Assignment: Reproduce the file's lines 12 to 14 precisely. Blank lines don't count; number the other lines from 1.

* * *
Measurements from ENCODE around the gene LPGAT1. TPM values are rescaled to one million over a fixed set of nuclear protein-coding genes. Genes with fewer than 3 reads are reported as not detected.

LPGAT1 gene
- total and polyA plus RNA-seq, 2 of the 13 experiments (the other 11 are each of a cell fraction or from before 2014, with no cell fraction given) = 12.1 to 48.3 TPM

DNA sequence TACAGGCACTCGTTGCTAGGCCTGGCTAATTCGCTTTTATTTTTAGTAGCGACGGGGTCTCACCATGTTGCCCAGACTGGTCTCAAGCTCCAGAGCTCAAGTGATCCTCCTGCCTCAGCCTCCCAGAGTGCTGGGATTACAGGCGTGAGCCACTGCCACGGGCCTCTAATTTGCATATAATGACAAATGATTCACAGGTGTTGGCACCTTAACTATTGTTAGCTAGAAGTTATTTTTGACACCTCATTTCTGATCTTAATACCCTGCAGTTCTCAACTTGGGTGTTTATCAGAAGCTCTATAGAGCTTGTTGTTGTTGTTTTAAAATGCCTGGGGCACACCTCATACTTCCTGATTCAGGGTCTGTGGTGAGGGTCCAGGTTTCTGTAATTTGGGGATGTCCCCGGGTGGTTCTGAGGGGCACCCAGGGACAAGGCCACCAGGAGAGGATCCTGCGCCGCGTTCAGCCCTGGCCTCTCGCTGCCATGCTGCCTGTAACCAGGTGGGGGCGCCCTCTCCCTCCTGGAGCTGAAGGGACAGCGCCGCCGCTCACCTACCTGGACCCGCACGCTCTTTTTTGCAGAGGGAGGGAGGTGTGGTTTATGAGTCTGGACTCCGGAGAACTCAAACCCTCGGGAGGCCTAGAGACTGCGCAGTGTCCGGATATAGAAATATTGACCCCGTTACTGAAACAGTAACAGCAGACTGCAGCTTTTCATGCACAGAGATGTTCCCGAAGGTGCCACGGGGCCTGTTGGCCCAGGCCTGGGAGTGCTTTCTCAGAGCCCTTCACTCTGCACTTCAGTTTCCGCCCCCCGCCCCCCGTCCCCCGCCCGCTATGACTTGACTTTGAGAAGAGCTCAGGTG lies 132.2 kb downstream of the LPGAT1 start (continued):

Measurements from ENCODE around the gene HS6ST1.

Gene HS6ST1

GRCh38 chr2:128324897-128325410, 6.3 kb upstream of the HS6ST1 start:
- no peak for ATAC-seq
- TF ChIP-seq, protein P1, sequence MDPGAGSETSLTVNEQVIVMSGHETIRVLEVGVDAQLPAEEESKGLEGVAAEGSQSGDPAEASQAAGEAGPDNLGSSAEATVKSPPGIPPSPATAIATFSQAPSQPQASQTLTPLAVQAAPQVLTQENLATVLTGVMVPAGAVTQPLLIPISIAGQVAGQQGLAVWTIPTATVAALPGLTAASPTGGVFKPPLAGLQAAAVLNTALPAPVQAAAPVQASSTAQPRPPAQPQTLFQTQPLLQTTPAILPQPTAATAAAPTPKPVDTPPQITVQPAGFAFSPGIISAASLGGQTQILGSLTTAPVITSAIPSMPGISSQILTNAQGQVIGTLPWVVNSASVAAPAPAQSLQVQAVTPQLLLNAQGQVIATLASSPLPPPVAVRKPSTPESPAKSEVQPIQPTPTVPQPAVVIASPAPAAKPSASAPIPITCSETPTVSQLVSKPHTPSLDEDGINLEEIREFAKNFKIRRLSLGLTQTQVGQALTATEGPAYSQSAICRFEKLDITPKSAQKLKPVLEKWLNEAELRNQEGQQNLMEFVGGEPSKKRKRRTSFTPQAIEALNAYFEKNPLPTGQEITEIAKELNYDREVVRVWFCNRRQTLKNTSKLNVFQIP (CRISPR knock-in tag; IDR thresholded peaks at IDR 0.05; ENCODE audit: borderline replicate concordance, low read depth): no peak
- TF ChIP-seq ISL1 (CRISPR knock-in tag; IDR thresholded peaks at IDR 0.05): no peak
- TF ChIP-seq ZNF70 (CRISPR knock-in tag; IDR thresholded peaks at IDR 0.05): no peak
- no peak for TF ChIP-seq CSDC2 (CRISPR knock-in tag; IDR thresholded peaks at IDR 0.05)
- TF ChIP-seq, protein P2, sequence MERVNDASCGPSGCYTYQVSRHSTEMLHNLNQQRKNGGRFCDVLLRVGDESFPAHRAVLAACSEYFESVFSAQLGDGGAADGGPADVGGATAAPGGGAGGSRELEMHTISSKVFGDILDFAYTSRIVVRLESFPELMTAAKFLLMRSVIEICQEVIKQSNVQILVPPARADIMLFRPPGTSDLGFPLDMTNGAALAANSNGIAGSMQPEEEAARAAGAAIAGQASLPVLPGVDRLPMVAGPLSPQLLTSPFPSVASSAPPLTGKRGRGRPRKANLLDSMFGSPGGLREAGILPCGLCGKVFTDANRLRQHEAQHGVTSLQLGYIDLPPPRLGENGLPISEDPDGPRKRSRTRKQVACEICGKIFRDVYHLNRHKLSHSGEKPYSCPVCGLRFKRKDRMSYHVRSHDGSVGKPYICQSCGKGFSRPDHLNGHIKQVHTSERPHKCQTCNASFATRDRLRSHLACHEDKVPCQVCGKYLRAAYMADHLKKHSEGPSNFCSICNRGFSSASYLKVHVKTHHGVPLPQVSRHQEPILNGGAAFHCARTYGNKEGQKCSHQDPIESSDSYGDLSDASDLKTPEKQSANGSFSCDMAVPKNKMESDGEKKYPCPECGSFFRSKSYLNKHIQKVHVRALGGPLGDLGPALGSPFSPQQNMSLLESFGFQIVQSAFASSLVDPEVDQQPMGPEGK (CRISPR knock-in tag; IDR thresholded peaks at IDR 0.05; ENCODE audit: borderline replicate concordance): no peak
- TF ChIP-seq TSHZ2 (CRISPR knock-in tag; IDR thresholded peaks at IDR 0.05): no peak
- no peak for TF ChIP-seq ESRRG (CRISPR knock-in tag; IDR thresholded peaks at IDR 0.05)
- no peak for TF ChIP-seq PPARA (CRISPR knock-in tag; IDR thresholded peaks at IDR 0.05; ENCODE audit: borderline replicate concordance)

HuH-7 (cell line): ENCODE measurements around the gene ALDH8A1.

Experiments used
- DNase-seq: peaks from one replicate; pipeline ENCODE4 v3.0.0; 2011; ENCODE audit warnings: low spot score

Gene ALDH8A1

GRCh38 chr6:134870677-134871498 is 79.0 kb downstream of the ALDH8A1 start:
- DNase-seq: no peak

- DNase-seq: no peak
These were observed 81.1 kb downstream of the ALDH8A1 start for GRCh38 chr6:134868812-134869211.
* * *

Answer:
- no peak for TF ChIP-seq CSDC2 (CRISPR knock-in tag; IDR thresholded peaks at IDR 0.05)
- TF ChIP-seq, protein P2, sequence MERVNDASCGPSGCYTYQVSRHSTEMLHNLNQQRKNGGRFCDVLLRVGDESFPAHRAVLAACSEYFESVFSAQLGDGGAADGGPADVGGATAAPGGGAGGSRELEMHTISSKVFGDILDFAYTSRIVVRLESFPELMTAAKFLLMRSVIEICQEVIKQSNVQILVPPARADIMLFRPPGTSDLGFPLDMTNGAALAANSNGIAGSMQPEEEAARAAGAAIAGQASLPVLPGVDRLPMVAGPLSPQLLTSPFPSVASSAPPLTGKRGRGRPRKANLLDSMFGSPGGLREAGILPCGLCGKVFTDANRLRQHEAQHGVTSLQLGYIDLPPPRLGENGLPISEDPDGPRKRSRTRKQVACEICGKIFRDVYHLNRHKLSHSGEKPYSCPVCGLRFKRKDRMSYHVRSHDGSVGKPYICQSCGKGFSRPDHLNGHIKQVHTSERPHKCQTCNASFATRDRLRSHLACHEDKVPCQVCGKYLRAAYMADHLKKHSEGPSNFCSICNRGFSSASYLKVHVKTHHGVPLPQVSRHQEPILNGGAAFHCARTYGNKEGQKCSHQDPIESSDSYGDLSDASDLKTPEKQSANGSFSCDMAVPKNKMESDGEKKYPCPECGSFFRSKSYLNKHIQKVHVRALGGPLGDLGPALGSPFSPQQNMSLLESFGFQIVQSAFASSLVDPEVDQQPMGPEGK (CRISPR knock-in tag; IDR thresholded peaks at IDR 0.05; ENCODE audit: borderline replicate concordance): no peak
- TF ChIP-seq TSHZ2 (CRISPR knock-in tag; IDR thresholded peaks at IDR 0.05): no peak